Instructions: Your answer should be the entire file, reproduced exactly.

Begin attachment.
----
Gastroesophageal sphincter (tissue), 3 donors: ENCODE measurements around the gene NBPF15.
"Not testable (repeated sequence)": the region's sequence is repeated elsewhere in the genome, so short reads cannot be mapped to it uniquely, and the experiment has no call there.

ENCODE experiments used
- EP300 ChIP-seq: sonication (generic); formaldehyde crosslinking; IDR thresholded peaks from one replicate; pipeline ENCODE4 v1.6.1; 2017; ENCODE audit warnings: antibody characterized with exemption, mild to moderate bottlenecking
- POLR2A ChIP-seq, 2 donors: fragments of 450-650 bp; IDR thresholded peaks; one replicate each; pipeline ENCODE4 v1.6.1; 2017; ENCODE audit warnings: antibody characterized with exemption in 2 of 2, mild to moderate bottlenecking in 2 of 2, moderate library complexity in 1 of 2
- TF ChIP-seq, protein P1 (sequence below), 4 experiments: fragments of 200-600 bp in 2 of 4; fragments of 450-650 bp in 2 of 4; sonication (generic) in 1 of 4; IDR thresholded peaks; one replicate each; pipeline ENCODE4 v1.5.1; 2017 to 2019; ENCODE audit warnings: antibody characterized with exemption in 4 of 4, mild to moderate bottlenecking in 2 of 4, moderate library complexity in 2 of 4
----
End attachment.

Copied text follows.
Gastroesophageal sphincter (tissue), 3 donors: ENCODE measurements around the gene NBPF15.
"Not testable (repeated sequence)": the region's sequence is repeated elsewhere in the genome, so short reads cannot be mapped to it uniquely, and the experiment has no call there.

ENCODE experiments used
- EP300 ChIP-seq: sonication (generic); formaldehyde crosslinking; IDR thresholded peaks from one replicate; pipeline ENCODE4 v1.6.1; 2017; ENCODE audit warnings: antibody characterized with exemption, mild to moderate bottlenecking
- POLR2A ChIP-seq, 2 donors: fragments of 450-650 bp; IDR thresholded peaks; one replicate each; pipeline ENCODE4 v1.6.1; 2017; ENCODE audit warnings: antibody characterized with exemption in 2 of 2, mild to moderate bottlenecking in 2 of 2, moderate library complexity in 1 of 2
- TF ChIP-seq, protein P1 (sequence below), 4 experiments: fragments of 200-600 bp in 2 of 4; fragments of 450-650 bp in 2 of 4; sonication (generic) in 1 of 4; IDR thresholded peaks; one replicate each; pipeline ENCODE4 v1.5.1; 2017 to 2019; ENCODE audit warnings: antibody characterized with exemption in 4 of 4, mild to moderate bottlenecking in 2 of 4, moderate library complexity in 2 of 4